Aim Individualized, goal-directed fluid therapy (GDFT), based on Doppler measurements of stroke volume, has been proposed as a treatment strategy in terms of reducing complications, mortality and length of hospital stay in major bowel surgery. We studied the effect of Doppler-guided GDFT on intestinal damage as compared with standard postoperative fluid replacement.
Method Patients undergoing elective colorectal resection for malignancy were randomized either to standard intra- and postoperative fluid therapy or to standard fluid therapy with additional Doppler-guided GDFT. The primary outcome was intestinal epithelial cell damage measured by plasma levels of intestinal fatty acid-binding protein (I-FABP). Global gastrointestinal perfusion was measured by gastric tonometry, expressed as regional (gastric) minus arterial CO2-gap (Pr-aCO2-gap).
Results I-FABP levels were not significantly different between the intervention group and the control group (respectively, 440.8 (251.6) pg/ml and 522.4 (759.9) pg/ml, P=0.67). Mean areas under the curve (AUCs) of intra-operative Pr-aCO2-gaps were significantly lower in the intervention group than in the control group (P=0.01), indicating better global gastrointestinal perfusion in the intervention group. Moreover, the mean intra-operative Pr-aCO2-gap peak in the intervention group was 0.5 (1.0) kPa, which was significantly lower than the mean peak in the control group, of 1.4 (1.4) kPa (P=0.03).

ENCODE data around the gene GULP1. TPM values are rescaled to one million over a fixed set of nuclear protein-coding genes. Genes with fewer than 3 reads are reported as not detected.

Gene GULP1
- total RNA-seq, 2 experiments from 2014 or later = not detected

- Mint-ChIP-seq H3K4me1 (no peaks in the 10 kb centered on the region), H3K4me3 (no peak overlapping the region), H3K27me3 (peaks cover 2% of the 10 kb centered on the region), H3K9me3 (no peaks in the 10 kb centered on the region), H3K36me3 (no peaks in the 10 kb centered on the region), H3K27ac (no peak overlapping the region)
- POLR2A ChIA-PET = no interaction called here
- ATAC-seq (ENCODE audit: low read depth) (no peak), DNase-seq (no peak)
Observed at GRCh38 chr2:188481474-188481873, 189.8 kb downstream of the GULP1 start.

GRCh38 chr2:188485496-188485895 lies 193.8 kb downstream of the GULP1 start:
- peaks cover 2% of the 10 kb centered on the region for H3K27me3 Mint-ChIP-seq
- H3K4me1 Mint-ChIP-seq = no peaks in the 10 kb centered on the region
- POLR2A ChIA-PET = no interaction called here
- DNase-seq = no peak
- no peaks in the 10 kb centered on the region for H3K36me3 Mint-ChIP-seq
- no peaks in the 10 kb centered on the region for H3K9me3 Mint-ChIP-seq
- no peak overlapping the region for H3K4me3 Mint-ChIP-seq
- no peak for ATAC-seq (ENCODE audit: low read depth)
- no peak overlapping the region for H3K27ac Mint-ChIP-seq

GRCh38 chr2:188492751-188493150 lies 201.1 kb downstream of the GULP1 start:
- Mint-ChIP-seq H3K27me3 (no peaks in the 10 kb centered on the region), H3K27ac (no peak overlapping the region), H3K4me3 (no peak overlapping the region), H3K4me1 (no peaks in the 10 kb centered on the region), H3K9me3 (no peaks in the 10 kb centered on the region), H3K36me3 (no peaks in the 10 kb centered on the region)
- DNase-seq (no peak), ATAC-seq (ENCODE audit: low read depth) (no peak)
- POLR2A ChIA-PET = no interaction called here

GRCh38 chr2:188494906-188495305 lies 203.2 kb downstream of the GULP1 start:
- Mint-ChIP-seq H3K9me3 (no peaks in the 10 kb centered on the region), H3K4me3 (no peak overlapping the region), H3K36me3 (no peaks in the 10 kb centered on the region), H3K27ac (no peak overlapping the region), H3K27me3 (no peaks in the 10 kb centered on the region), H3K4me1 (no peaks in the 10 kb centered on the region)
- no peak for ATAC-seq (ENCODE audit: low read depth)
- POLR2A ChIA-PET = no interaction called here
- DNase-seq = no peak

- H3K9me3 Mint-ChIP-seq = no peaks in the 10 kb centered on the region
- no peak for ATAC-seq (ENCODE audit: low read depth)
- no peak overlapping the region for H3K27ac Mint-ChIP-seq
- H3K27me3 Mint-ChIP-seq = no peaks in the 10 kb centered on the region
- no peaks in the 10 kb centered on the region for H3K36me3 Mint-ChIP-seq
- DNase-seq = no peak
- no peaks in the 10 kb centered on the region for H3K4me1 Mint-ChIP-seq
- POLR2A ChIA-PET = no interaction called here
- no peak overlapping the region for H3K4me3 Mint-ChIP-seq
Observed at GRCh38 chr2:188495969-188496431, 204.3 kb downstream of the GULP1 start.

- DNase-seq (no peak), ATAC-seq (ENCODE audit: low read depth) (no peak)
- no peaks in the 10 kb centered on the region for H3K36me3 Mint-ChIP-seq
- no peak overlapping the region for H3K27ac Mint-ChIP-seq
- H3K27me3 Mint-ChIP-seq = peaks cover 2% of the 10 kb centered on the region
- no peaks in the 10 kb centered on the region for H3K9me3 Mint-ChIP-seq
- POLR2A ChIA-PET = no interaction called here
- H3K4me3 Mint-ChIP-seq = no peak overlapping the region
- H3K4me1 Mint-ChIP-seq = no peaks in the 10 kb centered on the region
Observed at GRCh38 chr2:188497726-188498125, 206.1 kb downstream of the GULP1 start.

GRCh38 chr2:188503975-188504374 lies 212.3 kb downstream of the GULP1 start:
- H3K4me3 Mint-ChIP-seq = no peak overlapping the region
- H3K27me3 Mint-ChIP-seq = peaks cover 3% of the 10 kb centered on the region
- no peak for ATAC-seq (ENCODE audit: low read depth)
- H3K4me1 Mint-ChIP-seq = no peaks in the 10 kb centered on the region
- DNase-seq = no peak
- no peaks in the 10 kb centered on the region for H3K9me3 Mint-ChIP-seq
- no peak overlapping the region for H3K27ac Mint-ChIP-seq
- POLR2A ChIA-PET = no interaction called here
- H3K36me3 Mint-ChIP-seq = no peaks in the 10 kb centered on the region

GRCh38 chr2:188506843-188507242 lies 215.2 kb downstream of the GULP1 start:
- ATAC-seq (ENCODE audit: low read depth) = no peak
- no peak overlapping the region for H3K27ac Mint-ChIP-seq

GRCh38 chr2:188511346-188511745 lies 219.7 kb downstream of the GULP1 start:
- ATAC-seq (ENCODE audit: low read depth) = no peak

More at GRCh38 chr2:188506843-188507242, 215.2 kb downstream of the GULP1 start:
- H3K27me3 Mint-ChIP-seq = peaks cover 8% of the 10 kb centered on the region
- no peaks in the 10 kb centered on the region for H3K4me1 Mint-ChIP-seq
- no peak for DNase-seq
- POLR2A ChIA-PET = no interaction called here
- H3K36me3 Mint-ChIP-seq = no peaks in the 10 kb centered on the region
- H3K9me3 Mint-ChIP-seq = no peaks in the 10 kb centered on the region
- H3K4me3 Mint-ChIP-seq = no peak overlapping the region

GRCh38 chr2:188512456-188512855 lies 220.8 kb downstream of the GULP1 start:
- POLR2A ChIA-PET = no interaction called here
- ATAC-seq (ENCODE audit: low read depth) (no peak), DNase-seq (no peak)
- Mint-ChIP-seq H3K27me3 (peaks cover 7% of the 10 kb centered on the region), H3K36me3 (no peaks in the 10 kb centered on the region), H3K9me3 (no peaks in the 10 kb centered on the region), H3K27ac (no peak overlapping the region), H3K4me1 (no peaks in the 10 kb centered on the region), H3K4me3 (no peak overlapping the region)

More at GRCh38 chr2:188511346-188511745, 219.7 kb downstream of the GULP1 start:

Conclusion Doppler-guided GDFT during and in the first hours after elective colorectal surgery for malignancy increases global gastrointestinal perfusion, as measured by Pr-aCO2-gap.
- Fluid therapy
- colorectal surgery
- intestinal fatty acid-binding protein
- STROKE VOLUME OPTIMIZATION
- BOWEL SURGERY
- ORGAN FAILURE